MAYOR LUKE Ravenstahl has been missing for long stretches since March 1, when the state of his troubled administration (still being probed by a grand jury) led him to announce that he would not seek another term. But he resurfaced in recent days with a PR campaign to persuade Pittsburghers that he had actually been a big success over the last seven years -- and never mind reality. But last week his use of Twitter ended up making him look like the familiar twit of old. The Post-Gazette reported that his tweets about staff meetings were actually sent when he was outside the City-County Building, one of them while having lunch at Shannopin Country Club in Ben Avon Heights. He later said that the fact that the tweets didn't occur in real time was not meant to mislead people, because the meetings did happen. Unfortunately, the episode underscored the perception that real time for the mayor has often been dysfunction time.
ALL THE SOCIAL mediain the world cannot establish a reputation for performance in the absence of performance. Pittsburgh Pirates manager Clint Hurdle was named as the National League Manager of the Year last week by the Sporting News --and tweets had nothing to do with it. Mr. Hurdle was a deserved winner for steering the Bucs to their first winning season after 20 years and their first appearance in the playoffs since 1992. Nor do most Pittsburghers dispute this record of success. City Council declared Tuesday Pittsburgh Pirates Day. (Mr. Hurdle was not able to be there, but Bucs President Frank Coonelly did attend.) And the Pittsburgh Rotary Club has named Mr. Hurdle its Major League Baseball Manager of the Year in advance of its annual Chuck Tanner awards banquet at the Rivers Club, Downtown, on Nov. 16 (www.pittsburghrotary.org), which Mr. Hurdle is expected to attend.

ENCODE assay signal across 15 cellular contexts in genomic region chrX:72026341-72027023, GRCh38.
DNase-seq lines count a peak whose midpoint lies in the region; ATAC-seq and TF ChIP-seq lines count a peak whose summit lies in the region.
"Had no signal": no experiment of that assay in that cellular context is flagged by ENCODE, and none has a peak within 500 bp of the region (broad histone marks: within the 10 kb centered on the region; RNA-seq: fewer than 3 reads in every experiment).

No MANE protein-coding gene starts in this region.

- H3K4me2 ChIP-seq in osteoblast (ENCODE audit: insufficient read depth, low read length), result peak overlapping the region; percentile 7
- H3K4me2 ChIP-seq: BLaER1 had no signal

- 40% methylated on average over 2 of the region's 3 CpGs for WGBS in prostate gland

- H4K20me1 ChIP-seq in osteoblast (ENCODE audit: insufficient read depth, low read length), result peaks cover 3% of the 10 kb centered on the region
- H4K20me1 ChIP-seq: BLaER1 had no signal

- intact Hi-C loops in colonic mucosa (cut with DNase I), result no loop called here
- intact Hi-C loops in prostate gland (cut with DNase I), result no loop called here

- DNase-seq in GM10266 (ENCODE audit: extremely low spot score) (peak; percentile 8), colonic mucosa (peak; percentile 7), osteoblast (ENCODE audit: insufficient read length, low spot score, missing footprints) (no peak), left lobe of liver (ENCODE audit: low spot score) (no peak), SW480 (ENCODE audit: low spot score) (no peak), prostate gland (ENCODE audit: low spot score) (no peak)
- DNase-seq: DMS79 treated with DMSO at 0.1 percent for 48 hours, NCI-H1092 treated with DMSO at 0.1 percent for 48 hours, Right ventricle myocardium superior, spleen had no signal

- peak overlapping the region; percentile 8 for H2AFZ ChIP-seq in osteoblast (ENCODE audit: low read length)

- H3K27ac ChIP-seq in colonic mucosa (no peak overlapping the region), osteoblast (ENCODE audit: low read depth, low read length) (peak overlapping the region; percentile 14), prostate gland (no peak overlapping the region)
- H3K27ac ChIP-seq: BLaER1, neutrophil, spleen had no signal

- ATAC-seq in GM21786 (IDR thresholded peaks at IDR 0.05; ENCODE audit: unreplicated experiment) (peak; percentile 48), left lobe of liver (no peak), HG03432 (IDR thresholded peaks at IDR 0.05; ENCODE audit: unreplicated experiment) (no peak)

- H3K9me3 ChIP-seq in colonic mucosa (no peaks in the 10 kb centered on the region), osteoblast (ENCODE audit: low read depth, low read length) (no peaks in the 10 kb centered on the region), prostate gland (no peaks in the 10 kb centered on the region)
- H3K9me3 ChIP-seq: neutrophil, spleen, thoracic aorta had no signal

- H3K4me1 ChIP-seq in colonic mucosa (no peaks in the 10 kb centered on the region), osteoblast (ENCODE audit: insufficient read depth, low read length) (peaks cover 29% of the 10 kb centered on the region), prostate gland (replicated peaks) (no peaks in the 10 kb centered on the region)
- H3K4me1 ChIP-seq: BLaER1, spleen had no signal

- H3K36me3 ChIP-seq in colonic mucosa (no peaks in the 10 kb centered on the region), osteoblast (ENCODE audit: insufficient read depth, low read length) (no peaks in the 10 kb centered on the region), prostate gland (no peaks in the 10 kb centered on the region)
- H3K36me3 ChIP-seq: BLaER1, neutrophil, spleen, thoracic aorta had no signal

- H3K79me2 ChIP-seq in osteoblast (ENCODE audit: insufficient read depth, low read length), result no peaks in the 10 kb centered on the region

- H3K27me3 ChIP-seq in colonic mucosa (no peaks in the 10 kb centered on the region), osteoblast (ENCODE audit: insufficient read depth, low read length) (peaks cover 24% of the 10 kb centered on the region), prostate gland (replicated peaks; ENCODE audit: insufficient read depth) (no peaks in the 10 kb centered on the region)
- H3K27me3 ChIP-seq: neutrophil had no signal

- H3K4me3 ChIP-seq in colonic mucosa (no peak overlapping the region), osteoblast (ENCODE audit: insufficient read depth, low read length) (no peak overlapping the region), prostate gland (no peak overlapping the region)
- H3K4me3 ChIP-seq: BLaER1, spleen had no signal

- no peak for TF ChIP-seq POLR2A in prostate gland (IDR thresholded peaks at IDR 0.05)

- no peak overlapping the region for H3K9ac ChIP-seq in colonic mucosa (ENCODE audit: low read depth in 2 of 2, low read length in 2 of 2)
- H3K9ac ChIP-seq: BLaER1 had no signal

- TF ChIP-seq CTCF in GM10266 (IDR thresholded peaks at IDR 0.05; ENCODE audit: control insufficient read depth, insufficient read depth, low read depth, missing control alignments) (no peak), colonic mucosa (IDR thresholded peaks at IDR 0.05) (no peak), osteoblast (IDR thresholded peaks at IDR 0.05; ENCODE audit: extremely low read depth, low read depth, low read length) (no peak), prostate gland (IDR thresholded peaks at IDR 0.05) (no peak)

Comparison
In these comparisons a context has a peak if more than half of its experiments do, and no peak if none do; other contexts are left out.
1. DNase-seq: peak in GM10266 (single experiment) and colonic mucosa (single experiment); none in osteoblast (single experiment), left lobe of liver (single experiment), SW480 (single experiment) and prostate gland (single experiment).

PITTSBURGH has the distinction of being one of the largest inland ports in the nation, and in addition to the many barges and pleasure craft here, a World War II submarine is moored beside the Carnegie Science Center. But that's not why Navy Week is returning to Pittsburgh next summer -- it's because the Navy likes to take its message to the hinterlands. The last Navy Week here was in 2005 and next year's event, to be held between June 2 and 8, will coincide with the Wings Over Pittsburgh Air Show, which will feature the Navy's Blue Angels flight team. By then, the tide will have turned on Grant Street.
IF AN ADMIRAL needs to be ceremoniously rowed ashore, Pittsburgh has the rowers for the job. Last week the Three Rivers Rowing Association, founded in 1984, was named the 2013 USRowing Club of the Year. This is the third time the club has received this honor from the governing body of rowing in the United States (Three Rivers won the inaugural award in 2002 and again in 2010). USRowing uses a points system that includes performance, community outreach, service to rowing, technology and communications and safety. Congratulations to those who make the most of the rivers.